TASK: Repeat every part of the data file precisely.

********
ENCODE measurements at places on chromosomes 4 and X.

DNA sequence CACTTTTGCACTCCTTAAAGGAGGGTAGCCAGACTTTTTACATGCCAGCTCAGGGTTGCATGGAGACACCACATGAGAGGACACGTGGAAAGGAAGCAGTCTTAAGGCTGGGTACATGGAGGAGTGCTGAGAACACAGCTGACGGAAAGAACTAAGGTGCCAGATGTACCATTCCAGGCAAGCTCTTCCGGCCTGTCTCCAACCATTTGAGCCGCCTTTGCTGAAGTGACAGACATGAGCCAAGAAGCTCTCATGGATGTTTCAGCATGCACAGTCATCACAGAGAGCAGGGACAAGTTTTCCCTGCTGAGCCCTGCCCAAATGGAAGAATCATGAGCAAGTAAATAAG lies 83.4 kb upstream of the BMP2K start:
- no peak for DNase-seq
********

ENCODE measurements at places on chromosomes 4 and X.

DNA sequence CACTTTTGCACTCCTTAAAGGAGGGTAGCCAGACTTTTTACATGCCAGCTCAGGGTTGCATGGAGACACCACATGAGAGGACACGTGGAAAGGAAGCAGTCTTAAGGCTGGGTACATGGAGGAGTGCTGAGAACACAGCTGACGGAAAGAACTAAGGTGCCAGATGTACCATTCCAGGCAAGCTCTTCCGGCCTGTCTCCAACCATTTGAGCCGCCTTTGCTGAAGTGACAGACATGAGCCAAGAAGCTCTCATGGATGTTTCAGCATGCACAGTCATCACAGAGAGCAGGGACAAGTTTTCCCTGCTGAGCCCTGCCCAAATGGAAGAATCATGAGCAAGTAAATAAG lies 83.4 kb upstream of the BMP2K start:
- no peak for DNase-seq